While the alignment of different regimes is the desired outcome, when developing regulatory and implementing technical standards, certain fundamental differences eg mechanics of reporting, granularity of data and reporting parties should be accounted for when developing the relevant technical standards.

Therefore, while there might be common fields required under different regimes, the overall purpose and thus structure of reports will differ due to the inherent differences of the regimes themselves. This is a significant challenge for alignment, though not impossible to overcome. In practice, Esma addresses such challenges in two complementing ways:

  • consistency of definition and alignment of representation of data fields common across the regimes; and

  • standardisation of the messages reporting framework across various regulations.

For the past three years, Esma has focused on achieving these two goals to the extent that it is possible.

Amid the talk of regulatory convergence and harmonisation, one area deemed particularly difficult is insolvency law, which differs wildly across member states. How would you say a lack of harmonisation affects European markets? What areas of insolvency law do you think would be more easily harmonised than others?

SMEs are the lifeblood of the European economy and increasing the supply of market capital to SMEs is one of the core objectives of CMU. When it comes to investing, particularly on a cross border basis, the labyrinth of national insolvency laws can be very problematic, especially when we talk about investing in SMEs. Investors need predictability as regards the risks they are taking and the potential returns on any investment. They are more likely to shy away from the opaque and the unknown.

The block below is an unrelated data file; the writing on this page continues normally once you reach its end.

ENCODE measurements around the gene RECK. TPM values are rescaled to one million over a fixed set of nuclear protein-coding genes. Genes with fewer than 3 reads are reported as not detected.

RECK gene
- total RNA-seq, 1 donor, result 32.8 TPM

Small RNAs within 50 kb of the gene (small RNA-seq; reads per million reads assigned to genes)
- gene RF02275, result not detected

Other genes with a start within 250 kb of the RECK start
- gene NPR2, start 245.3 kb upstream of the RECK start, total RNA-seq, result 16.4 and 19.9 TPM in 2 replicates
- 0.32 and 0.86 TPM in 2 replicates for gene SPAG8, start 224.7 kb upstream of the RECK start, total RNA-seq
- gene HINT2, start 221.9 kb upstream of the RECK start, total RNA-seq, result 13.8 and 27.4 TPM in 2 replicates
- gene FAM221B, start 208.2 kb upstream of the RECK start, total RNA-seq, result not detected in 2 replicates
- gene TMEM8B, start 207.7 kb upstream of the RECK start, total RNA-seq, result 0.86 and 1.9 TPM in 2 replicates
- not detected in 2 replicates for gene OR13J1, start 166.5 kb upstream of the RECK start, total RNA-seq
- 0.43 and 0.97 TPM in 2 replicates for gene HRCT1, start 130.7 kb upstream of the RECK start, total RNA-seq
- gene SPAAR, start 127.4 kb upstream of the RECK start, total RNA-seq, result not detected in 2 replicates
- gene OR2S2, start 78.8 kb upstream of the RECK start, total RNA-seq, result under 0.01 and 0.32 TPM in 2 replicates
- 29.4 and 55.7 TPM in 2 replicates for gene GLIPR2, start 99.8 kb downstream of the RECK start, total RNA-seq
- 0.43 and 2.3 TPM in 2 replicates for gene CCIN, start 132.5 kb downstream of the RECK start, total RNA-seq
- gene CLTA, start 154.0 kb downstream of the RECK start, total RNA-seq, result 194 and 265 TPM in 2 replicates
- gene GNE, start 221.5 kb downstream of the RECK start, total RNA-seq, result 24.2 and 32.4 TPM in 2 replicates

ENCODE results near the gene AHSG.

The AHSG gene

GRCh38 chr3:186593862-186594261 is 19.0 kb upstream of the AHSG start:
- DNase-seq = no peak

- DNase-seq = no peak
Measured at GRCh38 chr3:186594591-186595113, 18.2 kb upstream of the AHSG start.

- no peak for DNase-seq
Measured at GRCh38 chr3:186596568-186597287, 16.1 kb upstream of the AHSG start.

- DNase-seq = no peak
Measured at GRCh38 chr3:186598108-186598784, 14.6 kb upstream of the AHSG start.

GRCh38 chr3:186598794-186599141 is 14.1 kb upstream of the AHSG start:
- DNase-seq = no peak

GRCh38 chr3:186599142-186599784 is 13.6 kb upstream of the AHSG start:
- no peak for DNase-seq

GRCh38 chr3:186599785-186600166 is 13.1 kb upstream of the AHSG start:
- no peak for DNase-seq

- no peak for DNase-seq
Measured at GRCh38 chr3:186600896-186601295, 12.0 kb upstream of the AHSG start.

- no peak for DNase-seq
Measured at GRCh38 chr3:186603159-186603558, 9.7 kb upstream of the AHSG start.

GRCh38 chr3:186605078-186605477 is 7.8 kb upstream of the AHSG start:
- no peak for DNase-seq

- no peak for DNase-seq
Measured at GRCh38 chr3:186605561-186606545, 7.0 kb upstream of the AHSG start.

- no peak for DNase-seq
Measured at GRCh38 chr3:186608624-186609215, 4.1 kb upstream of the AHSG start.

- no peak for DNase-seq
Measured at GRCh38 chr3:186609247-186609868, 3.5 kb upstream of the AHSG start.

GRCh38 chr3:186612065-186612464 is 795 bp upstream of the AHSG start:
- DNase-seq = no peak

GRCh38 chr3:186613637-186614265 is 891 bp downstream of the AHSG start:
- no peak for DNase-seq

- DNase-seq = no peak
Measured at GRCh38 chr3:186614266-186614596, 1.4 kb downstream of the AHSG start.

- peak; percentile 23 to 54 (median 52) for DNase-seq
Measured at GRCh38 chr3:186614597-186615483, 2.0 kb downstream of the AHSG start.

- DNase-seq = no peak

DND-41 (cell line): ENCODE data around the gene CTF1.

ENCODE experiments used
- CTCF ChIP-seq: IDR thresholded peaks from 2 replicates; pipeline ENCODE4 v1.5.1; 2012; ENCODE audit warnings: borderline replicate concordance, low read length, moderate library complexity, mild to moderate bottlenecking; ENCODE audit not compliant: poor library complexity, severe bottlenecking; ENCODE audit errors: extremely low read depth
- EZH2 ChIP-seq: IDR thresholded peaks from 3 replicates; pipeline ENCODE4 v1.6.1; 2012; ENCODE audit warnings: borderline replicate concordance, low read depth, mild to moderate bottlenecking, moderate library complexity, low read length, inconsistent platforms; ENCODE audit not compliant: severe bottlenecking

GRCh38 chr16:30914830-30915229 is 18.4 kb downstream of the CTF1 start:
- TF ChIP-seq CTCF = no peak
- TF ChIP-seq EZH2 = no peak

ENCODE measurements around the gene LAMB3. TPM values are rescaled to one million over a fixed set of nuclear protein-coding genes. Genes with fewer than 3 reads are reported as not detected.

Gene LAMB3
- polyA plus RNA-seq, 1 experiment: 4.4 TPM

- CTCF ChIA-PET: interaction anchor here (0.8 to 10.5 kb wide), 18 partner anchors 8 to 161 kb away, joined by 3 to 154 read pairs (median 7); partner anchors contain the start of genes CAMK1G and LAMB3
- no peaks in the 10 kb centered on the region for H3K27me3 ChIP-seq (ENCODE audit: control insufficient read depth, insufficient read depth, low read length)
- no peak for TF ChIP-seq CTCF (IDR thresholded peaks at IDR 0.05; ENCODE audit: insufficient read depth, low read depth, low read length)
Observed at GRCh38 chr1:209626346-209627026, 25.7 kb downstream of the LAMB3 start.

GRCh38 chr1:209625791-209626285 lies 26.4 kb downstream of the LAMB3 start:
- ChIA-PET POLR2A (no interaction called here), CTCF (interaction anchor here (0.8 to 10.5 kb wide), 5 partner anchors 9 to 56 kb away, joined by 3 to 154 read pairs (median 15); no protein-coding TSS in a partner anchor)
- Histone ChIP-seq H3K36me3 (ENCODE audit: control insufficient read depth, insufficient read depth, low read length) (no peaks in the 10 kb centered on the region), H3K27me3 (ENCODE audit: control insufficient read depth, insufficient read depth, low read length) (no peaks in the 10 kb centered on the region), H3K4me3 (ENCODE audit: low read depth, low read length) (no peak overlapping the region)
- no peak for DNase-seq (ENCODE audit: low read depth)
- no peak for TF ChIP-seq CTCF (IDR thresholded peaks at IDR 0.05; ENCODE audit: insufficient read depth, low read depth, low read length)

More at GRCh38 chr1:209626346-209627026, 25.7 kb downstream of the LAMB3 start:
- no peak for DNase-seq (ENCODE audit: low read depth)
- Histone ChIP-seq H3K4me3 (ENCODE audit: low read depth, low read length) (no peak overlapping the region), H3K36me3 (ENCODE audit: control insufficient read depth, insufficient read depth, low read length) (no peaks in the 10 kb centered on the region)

Small companies seeking to access capital markets often have a lower profile than listed blue chips and therefore the risk premium attaching to any investment in such companies can be more difficult to price, and can cause real difficulties when raising capital.

While we recognise that insolvency law is intrinsically linked with company law, and difficult to harmonise, any increase in clarity and certainty would be welcomed by investors and could facilitate a greater flow of capital to these companies. The Commission are currently consulting on the issue of insolvency and we very much look forward to seeking the proposal that will follow the analysis of the consultation responses.